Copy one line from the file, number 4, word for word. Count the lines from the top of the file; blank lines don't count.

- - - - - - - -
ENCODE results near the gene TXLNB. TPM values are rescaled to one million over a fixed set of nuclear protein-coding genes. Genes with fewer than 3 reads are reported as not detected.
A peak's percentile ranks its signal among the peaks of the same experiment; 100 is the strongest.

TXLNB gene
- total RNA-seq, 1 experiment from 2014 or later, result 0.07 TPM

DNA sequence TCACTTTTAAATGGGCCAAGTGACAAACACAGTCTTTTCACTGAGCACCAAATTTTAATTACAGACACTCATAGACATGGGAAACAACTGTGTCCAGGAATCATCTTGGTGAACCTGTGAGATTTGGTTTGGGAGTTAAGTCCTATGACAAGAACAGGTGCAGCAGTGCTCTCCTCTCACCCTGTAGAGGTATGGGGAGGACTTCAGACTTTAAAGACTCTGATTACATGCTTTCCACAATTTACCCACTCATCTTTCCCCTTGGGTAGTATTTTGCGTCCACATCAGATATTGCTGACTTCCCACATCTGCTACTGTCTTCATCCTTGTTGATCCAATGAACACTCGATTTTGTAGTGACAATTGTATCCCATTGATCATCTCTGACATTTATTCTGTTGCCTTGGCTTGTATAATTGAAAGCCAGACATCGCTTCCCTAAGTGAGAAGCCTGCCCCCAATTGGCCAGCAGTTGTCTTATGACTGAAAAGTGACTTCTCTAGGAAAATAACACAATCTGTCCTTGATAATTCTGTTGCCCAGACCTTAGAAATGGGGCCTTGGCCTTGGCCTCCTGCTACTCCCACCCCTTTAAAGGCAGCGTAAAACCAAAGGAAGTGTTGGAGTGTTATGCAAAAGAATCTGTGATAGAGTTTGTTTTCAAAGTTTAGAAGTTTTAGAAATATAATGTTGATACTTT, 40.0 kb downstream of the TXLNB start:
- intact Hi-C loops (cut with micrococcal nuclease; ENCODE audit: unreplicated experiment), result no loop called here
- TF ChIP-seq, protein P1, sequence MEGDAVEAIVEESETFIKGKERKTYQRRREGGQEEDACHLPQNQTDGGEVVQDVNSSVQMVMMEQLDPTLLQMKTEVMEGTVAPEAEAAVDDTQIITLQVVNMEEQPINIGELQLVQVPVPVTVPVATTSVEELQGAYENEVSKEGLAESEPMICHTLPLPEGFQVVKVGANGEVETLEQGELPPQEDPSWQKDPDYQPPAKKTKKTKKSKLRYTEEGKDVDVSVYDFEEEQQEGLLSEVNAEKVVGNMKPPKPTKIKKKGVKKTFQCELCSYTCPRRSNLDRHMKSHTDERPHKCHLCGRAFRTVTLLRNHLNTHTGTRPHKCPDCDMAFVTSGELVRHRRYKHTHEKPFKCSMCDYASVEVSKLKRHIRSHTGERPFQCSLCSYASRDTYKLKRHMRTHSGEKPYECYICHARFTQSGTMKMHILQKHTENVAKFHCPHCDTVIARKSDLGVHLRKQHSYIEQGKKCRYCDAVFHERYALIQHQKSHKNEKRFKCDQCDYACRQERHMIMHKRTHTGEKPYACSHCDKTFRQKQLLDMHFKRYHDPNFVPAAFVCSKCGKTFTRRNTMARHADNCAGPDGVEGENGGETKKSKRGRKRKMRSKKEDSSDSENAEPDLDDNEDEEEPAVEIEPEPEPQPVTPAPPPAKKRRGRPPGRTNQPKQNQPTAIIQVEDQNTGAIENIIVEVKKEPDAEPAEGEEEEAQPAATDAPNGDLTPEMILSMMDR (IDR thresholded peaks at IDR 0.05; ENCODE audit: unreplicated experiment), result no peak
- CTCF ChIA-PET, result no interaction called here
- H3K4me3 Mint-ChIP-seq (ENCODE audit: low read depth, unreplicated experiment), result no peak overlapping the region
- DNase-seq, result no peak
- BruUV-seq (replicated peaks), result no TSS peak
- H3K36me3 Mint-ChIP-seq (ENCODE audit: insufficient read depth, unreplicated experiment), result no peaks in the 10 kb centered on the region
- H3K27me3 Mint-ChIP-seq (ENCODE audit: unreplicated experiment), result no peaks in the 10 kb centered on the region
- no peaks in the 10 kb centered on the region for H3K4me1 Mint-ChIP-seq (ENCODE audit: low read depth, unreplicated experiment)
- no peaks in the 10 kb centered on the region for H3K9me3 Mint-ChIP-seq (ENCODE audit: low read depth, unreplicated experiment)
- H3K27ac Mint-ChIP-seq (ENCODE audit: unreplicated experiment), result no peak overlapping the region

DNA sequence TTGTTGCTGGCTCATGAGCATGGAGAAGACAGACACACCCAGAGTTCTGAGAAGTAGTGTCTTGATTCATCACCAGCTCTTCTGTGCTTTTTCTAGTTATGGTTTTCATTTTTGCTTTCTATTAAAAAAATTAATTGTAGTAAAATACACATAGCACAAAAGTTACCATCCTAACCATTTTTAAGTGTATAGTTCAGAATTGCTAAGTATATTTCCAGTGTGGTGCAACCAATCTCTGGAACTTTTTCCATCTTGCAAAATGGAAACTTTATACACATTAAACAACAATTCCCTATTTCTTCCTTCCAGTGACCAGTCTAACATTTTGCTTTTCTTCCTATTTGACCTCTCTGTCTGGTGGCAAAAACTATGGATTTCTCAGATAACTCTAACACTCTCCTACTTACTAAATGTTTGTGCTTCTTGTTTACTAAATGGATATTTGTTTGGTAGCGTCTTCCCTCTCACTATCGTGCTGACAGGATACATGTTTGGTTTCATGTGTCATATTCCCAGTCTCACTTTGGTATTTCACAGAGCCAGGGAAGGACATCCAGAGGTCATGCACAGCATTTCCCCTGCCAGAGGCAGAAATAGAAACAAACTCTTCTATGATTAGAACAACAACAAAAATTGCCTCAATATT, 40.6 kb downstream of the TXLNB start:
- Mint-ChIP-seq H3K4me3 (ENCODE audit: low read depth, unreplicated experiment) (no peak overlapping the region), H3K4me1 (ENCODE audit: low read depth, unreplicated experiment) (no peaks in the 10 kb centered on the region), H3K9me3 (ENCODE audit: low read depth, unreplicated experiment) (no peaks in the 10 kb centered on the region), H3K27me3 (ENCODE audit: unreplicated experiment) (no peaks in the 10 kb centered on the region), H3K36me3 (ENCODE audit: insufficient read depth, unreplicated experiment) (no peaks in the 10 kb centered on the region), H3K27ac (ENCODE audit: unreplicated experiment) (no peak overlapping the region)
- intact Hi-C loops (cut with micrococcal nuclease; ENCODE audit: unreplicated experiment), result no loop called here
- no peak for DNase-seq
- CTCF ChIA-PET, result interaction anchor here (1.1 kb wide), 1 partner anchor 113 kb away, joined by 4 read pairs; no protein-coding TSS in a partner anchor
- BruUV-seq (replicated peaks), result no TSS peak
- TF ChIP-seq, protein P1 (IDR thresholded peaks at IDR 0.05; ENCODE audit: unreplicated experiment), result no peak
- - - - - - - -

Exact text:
- total RNA-seq, 1 experiment from 2014 or later, result 0.07 TPM